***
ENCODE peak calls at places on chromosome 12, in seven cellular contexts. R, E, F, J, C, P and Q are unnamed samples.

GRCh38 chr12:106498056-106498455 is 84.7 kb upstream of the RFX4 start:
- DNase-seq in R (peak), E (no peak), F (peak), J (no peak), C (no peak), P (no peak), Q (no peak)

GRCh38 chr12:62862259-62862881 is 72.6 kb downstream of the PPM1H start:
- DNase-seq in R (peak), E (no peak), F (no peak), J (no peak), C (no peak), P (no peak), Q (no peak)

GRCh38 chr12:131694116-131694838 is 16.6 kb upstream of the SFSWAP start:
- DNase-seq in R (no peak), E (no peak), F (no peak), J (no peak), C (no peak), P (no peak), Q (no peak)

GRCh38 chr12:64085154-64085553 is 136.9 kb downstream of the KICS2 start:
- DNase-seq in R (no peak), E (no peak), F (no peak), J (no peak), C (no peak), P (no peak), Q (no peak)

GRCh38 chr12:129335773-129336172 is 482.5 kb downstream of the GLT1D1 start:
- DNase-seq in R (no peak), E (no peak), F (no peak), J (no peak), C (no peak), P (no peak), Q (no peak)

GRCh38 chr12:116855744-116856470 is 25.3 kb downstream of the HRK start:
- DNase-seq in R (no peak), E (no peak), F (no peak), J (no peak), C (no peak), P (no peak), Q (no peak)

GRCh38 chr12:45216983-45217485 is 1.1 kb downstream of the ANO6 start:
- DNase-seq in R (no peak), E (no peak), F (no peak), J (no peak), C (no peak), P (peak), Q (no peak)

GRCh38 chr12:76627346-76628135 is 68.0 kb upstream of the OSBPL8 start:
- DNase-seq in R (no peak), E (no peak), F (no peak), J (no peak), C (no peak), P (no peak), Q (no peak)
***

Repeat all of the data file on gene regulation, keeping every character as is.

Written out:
ENCODE peak calls at places on chromosome 12, in seven cellular contexts. R, E, F, J, C, P and Q are unnamed samples.

GRCh38 chr12:106498056-106498455 is 84.7 kb upstream of the RFX4 start:
- DNase-seq in R (peak), E (no peak), F (peak), J (no peak), C (no peak), P (no peak), Q (no peak)

GRCh38 chr12:62862259-62862881 is 72.6 kb downstream of the PPM1H start:
- DNase-seq in R (peak), E (no peak), F (no peak), J (no peak), C (no peak), P (no peak), Q (no peak)

GRCh38 chr12:131694116-131694838 is 16.6 kb upstream of the SFSWAP start:
- DNase-seq in R (no peak), E (no peak), F (no peak), J (no peak), C (no peak), P (no peak), Q (no peak)

GRCh38 chr12:64085154-64085553 is 136.9 kb downstream of the KICS2 start:
- DNase-seq in R (no peak), E (no peak), F (no peak), J (no peak), C (no peak), P (no peak), Q (no peak)

GRCh38 chr12:129335773-129336172 is 482.5 kb downstream of the GLT1D1 start:
- DNase-seq in R (no peak), E (no peak), F (no peak), J (no peak), C (no peak), P (no peak), Q (no peak)

GRCh38 chr12:116855744-116856470 is 25.3 kb downstream of the HRK start:
- DNase-seq in R (no peak), E (no peak), F (no peak), J (no peak), C (no peak), P (no peak), Q (no peak)

GRCh38 chr12:45216983-45217485 is 1.1 kb downstream of the ANO6 start:
- DNase-seq in R (no peak), E (no peak), F (no peak), J (no peak), C (no peak), P (peak), Q (no peak)

GRCh38 chr12:76627346-76628135 is 68.0 kb upstream of the OSBPL8 start:
- DNase-seq in R (no peak), E (no peak), F (no peak), J (no peak), C (no peak), P (no peak), Q (no peak)